Guest writers: Graeme Brindle and Nathan Sealy
Much has been discussed recently about the state of electrification in the UK, and how it is being delivered at a much higher cost than on the continent.
The article in Rail Engineer titled ‘Getting electrification right’ (issue 164, June 2018) demonstrated the all or nothing method the UK Government has taken in its approach to electrification and the resulting move towards diesel-powered, bi-mode vehicles; an unsustainable option in the pursuit of reducing the nation’s carbon footprint.
North of the border, Transport Scotland has taken a somewhat different approach, and one which seems to have been more successful. Over 25 per cent of the Scottish network is now electrified, and a steady programme of electrification seems to have had results.
In Wales, the Welsh Government took over the franchising of the railway and appointed KeolisAmey to operate and develop the Wales and Borders rail service and South Wales Metro, working in partnership with Transport for Wales, on a 15-year contract from 2018 until 2033.
This lengthy contract term has encouraged both Transport for Wales and KeolisAmey to take a long-term view, which they have already done with the announcement of new rolling stock purchases and a new approach to electrification that taps into hybrid technology already in use in road vehicles.
Balancing the budget
The key challenge of electrification schemes to date has been the ever-rising cost and time to complete the works. Overspend, programme delays and scope reduction of schemes are all reoccurring themes across the board on electrification programmes, largely due to the complexity and extent of the work needed to fully electrify a whole line.
A significant proportion of the cost of any electrification scheme is made up of the track and civils works needed to provide the necessary safety clearances. All overhead line equipment (OLE) has minimum distances to be applied to keep the public safe, such as at any public standing surface (station platforms) and at level crossings.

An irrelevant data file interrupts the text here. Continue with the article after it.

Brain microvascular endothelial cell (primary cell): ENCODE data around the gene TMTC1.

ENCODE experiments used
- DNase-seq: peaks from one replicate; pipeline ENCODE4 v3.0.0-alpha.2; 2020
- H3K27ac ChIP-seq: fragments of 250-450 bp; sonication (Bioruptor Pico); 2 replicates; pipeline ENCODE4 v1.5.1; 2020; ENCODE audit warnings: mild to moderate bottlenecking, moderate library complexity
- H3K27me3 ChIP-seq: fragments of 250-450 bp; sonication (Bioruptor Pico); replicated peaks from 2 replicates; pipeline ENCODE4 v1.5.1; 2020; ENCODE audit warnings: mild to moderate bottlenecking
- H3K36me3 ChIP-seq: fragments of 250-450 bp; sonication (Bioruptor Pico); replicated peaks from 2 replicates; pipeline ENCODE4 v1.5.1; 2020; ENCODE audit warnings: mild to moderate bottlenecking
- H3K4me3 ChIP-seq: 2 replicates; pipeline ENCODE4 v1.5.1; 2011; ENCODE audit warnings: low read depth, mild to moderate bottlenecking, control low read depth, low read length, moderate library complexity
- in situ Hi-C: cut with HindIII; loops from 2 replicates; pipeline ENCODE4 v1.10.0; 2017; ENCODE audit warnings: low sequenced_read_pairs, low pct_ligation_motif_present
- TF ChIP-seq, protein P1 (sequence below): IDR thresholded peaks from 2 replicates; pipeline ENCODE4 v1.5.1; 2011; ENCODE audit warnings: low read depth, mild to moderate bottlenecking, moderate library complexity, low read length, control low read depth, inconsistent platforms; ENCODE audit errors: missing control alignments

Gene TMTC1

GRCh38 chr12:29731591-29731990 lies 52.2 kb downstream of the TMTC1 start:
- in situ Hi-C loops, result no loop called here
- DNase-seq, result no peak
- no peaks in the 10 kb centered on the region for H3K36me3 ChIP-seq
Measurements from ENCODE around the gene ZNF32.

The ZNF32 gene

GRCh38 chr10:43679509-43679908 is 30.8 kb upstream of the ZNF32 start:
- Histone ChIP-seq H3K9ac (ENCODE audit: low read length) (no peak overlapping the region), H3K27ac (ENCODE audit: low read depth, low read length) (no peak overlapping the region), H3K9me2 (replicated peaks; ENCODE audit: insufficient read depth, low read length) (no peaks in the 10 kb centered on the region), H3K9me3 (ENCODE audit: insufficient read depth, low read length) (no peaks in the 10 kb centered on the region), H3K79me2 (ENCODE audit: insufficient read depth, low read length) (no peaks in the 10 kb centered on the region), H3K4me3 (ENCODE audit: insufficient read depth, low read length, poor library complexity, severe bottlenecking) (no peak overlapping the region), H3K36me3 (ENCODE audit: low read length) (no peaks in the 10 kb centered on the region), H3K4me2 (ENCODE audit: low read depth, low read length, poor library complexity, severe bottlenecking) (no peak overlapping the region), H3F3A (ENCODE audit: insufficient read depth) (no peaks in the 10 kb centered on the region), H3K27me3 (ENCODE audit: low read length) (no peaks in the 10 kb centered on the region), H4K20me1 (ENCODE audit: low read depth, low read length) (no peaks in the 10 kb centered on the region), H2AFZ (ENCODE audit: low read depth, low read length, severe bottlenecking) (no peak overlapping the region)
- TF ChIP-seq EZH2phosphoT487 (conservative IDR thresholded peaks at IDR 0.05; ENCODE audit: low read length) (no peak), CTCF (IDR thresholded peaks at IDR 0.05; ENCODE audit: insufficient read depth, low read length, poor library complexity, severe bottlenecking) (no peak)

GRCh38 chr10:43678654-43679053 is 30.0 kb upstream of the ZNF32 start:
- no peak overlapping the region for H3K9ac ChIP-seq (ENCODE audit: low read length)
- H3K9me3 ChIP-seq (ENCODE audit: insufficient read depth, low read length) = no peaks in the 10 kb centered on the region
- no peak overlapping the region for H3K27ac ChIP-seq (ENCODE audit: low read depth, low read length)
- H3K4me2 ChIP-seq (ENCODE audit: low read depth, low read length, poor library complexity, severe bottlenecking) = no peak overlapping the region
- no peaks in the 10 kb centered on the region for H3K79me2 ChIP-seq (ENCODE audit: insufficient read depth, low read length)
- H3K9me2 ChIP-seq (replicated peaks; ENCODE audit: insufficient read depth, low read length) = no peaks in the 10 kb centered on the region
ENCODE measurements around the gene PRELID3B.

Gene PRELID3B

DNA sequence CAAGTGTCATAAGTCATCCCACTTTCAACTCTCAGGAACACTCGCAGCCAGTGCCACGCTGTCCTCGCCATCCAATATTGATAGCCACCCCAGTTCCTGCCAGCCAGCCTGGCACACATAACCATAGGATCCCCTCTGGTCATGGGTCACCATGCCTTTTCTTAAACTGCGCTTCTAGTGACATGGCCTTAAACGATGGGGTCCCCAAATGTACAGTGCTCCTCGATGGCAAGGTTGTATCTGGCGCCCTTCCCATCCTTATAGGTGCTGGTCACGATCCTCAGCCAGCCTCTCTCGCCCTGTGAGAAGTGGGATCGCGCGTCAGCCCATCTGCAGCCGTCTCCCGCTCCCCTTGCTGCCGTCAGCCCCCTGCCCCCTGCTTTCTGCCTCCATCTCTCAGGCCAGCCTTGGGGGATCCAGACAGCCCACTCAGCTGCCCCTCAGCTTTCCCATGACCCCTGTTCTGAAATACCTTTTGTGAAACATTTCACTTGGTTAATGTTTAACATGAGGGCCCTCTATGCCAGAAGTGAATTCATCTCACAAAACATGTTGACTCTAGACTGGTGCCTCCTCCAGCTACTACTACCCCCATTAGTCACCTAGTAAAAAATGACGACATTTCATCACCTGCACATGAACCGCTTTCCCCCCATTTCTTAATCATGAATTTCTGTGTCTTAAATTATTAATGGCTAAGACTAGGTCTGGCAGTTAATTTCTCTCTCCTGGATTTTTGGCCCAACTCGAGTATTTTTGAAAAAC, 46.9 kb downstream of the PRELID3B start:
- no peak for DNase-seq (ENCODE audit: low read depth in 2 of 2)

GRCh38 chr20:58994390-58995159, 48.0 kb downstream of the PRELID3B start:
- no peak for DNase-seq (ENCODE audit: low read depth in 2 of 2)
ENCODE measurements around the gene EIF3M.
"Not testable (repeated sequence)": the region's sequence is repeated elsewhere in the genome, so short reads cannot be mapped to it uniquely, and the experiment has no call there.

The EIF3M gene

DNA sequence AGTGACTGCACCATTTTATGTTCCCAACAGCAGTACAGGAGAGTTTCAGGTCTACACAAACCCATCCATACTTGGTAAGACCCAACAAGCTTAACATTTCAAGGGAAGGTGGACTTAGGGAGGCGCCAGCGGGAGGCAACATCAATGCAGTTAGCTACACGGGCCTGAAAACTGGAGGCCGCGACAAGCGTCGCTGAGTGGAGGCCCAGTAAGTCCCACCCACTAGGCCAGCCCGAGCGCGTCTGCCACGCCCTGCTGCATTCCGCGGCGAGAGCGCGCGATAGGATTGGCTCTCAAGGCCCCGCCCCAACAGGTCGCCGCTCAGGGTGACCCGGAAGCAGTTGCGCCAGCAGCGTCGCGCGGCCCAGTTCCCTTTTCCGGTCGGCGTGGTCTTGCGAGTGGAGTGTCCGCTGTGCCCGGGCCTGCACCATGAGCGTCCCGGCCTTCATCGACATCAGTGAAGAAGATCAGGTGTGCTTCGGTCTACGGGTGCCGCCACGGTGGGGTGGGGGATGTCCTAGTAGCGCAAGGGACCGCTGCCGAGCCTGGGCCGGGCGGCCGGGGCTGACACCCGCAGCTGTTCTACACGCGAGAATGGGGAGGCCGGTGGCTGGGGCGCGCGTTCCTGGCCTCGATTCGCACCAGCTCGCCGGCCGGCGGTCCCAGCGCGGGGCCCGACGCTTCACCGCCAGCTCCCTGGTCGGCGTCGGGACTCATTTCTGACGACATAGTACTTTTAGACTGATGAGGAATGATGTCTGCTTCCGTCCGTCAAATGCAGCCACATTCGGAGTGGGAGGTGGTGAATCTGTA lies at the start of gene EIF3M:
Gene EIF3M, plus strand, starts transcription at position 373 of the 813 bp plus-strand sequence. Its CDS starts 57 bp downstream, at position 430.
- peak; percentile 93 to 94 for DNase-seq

In addition, many historic bridges and other structures over the railway, built over 100 years ago to much smaller gauge clearances, require considerable alteration work to accommodate the overhead catenary.
These factors mean that a great deal of investment is needed, either to lower the track or raise bridges, to allow for compliant clearances prior to the electrification works. This costly work must be avoided to make electrification a more cost-effective solution.
A different approach to rolling stock
Bi-mode trains are being introduced on several of the UK routes to overcome the limitations of the reduced electrification scope. These trains operate on electric power when under wires but switch to diesel where overhead power is not available.
It’s a simple solution. However, trains must therefore carry pantographs and transformers as well as heavy diesel engines and fuel tanks, all of which need to be carried throughout the journey.
Hybrid technology, now firmly established within the domestic car market, seamlessly blends power from the combustion engine with power from an on-board battery pack. Energy is recovered and stored in the battery through regenerative braking, dramatically improving fuel economy. The latest ‘plug-in hybrid’ cars (PHEV) use the battery pack as the primary power source, with the combustion engine providing an increase in the mileage range and a back-up in the event of an empty battery.